Hear for Yourself: The fraught core of Cartwright's EP is "Nobody But You," where the rugged singer burrows into his romantic distress with help from panoramic bass lines and a hook made for hoarse sing-alongs. E.L.
Sounds Like: Coffeehouse folk without pretension; spare acoustic essays on political disillusion, an earth in peril and … Mavis Staples
For Fans of: Townes Van Zandt, John Prine, Yusuf Islam
Why You Should Pay Attention: One of Nashville's most skilled musicians – and songwriters – Mac McAnally gives Crockett an endorsing thumb's up, regularly visiting Crockett's Blue Rock Studio in Texas to record and collaborate. But what really makes Crockett such an interesting listen is his own unique sense of self-identity. With his new album Rabbit Hole, he's pulled off the most difficult of transformations: leaving behind a successful but sometimes creatively stultifying career in Christian music to follow a more secular muse.
He Says: "It's really a thrill for me to get to address some new subjects now. I use a vocabulary that is broad and general and it's a conversation I've been wanting to have all my life," says Crockett, who, like his surname suggests, is a distant relative of Alamo hero Davy Crockett. "The Texas storyteller is in me, and I aspire to be one."
Hear for Yourself: Rabbit Hole standout "Mavis" is a buoyant nod to the famous soul singer, whom Crockett says has a "profound and growing sense of gravitas." J.H.
Sounds Like: An ambitious, entrepreneurial guitar heroine primed to bring back the pop-country glory of the Nineties
For Fans of: Keith Urban, Pink, Lindsay Ell
Why You Should Pay Attention: When Jones decided it was time to make a new record, she called up producer Ric Wake (Whitney Houston, Mariah Carey) and offered him a simple sales pitch: "If I could make any record, I would make a country-pop record, I would play all the instruments, I would produce it with you, and we would go to Nashville and do it." An audacious move, but not when you consider Jones' background: she's honed her multi-instrumental talents performing for an estimated 200,000 high-schoolers over the course of five years as part of her Heart Is Smart Initiative, which mixes concerts with music-business workshops. She also picked up helpful songwriting tips while hosting her own radio program on Sirius XM. It seems to have paid off: Jones' single "Tough Guys" has already amassed more than 400,000 views on YouTube in less than a month.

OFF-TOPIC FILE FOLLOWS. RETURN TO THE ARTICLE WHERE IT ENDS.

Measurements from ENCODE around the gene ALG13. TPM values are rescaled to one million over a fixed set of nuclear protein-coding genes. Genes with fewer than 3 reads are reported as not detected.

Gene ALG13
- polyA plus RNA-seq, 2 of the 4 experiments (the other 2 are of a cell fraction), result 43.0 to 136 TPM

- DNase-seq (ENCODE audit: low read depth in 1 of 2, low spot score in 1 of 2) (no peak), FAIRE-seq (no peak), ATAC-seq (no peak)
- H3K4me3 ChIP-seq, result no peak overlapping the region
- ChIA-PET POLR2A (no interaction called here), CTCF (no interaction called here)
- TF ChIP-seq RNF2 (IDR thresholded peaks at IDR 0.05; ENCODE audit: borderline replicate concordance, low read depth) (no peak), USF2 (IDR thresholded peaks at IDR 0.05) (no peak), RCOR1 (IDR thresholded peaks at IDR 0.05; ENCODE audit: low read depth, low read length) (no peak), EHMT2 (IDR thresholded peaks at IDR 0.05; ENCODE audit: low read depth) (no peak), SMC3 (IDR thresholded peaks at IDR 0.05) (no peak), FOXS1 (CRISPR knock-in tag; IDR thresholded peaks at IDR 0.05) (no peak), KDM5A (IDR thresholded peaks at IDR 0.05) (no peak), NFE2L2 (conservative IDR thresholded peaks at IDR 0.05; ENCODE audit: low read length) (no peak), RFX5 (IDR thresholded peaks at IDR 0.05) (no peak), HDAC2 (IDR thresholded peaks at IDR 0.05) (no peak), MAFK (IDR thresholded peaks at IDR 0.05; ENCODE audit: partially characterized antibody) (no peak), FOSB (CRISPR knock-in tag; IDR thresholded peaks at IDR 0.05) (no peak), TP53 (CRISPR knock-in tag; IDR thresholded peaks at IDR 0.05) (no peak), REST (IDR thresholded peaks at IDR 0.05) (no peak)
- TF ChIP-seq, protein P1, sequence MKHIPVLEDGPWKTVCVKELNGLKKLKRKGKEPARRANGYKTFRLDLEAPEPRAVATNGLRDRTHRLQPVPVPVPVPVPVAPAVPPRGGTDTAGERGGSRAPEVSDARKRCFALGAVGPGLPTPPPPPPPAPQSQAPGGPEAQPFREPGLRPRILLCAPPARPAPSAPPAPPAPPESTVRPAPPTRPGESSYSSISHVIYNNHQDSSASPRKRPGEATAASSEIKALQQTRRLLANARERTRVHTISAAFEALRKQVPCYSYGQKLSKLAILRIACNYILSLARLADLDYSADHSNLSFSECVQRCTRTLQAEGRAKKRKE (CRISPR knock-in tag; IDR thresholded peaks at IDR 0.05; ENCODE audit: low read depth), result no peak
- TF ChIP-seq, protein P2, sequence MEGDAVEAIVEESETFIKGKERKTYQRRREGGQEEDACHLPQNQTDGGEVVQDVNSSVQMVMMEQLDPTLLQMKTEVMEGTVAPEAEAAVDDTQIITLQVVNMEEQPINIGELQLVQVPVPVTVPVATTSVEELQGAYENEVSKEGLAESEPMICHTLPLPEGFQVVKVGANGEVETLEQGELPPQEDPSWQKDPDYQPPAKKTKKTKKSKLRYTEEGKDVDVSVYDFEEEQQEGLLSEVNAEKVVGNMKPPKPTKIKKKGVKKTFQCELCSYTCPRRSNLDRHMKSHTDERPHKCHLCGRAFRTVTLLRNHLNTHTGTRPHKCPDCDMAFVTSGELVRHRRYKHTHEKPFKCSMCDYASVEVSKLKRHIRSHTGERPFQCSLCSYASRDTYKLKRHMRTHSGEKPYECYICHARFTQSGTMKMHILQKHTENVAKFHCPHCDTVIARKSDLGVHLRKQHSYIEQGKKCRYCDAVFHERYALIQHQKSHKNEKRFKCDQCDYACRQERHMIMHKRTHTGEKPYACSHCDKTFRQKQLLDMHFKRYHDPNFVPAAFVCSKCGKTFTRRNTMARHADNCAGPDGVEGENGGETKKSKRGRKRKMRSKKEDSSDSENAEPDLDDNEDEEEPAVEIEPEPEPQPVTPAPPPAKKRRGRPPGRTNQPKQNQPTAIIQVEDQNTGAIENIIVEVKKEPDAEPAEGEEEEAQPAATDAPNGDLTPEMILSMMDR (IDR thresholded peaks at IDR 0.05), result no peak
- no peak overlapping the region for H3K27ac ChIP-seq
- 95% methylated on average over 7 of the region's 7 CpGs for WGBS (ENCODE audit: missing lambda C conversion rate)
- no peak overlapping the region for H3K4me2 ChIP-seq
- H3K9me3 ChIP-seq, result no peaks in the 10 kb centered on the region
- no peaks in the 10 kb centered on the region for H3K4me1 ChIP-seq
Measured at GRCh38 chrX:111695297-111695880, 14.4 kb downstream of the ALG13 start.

She Says: "I had an opportunity in Nashville when I was younger to get signed and go down that track. I was 17 or 18 at this point – I knew that I hadn't really found my voice as an artist. I wanted to learn to produce my own records, play lead guitar, write by myself. For a few years I really did my own thing: I booked my own tours, I managed myself, I produced my own records. I've always wanted to be a producer and a lead guitar player and these titles that mostly men have."
Hear for Yourself: "Tough Guys," with powerful drums, Jones' dirty guitar and a hint of Mariah Carey, skips the clubs and heads straight for arenas. E.L.